How to fight a speeding ticket 

If you receive a traffic violation and merely wish to accept your fate, you should plead “guilty” and pay any required fees. However, if you wish to fight your traffic ticket, you should plead “not guilty” and plan to attend your assigned court date.
When you arrive at court on your scheduled date, you’ll first meet with the town or city’s prosecutor. Prosecutors are given a fair amount of discretion, so they may offer you a plea bargain (typically in the form of a ticket reduction) right off the bat.
You’re more likely to be offered a reduction if you have a clean driving record or if your offense was relatively minor. (For example, you were going 15 mph over the speed limit, rather than 30 mph over the speed limit.) 
Possible reductions may include the option to attend an in-person or online defensive driving course or traffic school or to pay multiple
parking tickets
in place of a speeding ticket. You may also be offered a less severe moving violation, such as failure to yield at a stop sign. 
Of course, if you have a legitimate reason to believe that your speeding ticket should be dismissed, you may politely and respectfully make your case when meeting with the prosecutor. 
You must be incredibly careful when doing this, however—without ample knowledge of the law and the negotiation process, you could end up making things worse. Your best bet is to get legal advice from a knowledgeable traffic ticket attorney from a respectable law firm. 
MORE: How long does a speeding ticket stay on your record?

The cost of a speeding ticket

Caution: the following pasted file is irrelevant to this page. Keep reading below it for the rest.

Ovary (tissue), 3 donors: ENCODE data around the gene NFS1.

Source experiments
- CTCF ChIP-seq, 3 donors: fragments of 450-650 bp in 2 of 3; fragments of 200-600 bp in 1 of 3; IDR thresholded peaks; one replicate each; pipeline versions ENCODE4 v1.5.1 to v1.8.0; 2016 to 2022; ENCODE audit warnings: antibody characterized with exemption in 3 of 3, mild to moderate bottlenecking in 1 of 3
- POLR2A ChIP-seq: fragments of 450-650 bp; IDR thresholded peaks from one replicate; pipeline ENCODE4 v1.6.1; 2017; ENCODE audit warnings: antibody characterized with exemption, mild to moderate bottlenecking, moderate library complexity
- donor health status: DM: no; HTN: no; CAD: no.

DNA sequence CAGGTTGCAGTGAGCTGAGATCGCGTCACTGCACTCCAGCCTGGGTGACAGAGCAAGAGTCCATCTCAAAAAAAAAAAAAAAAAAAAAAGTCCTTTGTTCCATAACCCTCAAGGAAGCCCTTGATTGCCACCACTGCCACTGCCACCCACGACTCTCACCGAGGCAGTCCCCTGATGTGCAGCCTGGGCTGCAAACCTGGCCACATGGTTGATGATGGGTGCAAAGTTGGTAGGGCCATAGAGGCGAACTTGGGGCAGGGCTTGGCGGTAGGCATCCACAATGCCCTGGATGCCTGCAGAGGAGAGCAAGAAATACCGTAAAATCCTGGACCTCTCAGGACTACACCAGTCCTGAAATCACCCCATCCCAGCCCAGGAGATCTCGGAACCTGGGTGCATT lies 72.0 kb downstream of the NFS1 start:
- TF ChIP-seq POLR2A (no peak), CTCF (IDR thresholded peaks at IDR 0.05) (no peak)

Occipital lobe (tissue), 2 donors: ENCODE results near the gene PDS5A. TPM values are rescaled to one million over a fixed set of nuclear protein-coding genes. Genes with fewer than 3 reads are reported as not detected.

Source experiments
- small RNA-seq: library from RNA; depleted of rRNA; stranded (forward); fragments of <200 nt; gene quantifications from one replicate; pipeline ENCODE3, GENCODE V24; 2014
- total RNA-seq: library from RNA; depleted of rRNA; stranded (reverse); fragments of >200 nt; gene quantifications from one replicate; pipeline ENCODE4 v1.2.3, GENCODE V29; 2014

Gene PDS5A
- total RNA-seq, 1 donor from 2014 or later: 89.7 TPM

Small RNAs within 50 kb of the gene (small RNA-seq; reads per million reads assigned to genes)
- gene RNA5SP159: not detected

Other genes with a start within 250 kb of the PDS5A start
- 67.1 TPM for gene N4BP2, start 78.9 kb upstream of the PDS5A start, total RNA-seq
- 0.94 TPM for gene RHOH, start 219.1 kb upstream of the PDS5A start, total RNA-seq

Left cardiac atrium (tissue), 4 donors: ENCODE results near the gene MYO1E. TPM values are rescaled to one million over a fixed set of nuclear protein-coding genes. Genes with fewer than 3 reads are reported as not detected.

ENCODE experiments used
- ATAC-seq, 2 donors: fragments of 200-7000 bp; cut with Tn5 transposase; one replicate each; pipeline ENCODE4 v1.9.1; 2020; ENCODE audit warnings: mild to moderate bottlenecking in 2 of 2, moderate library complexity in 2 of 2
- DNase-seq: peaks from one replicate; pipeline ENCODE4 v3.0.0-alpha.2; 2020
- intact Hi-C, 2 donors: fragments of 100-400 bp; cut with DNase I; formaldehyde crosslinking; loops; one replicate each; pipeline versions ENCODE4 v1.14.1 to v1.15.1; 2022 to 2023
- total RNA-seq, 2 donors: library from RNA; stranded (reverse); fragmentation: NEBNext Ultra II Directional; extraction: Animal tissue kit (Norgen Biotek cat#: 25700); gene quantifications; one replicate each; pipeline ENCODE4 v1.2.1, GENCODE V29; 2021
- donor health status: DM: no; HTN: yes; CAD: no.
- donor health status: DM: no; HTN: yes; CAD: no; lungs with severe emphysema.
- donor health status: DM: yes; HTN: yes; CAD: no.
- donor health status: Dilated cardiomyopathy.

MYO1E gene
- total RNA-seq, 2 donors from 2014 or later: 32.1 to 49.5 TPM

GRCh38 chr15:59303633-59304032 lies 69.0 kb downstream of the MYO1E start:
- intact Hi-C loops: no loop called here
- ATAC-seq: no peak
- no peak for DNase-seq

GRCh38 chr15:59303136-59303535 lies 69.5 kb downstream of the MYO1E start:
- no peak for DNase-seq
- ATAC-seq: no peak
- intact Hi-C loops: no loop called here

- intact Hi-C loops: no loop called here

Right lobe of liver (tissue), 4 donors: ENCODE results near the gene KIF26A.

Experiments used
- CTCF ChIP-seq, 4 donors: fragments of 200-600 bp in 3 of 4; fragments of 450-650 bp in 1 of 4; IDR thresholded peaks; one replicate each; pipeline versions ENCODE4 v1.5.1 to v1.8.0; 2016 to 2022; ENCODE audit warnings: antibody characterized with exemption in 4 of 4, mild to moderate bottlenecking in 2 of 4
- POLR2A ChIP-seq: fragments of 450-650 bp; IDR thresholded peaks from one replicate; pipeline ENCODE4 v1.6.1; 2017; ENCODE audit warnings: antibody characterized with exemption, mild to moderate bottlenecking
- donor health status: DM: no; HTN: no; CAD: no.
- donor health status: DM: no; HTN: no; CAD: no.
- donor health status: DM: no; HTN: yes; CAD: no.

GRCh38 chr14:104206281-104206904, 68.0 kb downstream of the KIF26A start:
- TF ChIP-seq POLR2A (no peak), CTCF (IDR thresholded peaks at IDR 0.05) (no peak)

It’s entirely free to attempt to fight your traffic ticket by yourself. However, it’s pretty difficult to predict whether you’ll be successful, and you could end up paying hefty fines and court fees anyway.
Hiring a reliable lawyer is the best way to increase your odds of a judge reducing your charges or dismissing your ticket. How much an attorney will cost depends on several factors, including
  • Your geographic location
  • The lawyer’s experience level
  • The complexity of your case
As such, traffic ticket lawyer fees vary from a couple of hundred dollars to as much as $3,000 or higher.
Despite your best efforts, you may end up being found guilty of speeding in the end. This often means you’ll see some points added to your license and you’ll be stuck paying some pretty hefty fees.
But the bad luck doesn’t stop there—even a single traffic ticket added to your driving record could cause your insurance company to raise your auto insurance premiums.
“My speeding ticket raised my insurance to $310/month.
got me full comprehensive coverage on two vehicles for $144/month through Progressive. I definitely recommend giving them a try.” —Brandon D.
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The amount of points that a speeding ticket will add to your license depends on a few factors, including what state you live in and how much you were speeding. Keep in mind that severe infractions can even result in license suspension.
Every state follows its own unique
points system
, so it’s essential to understand your local laws. Check with your DMV’s website for complete details.
The price of a speeding ticket varies from state to state. Generally, a speeding ticket’s price will increase as your rate of speed increases. 
For example, speeding 10-15 mph over the legal limit may cost you $100, while speeding 16-20 mph over the legal limit may cost you $175.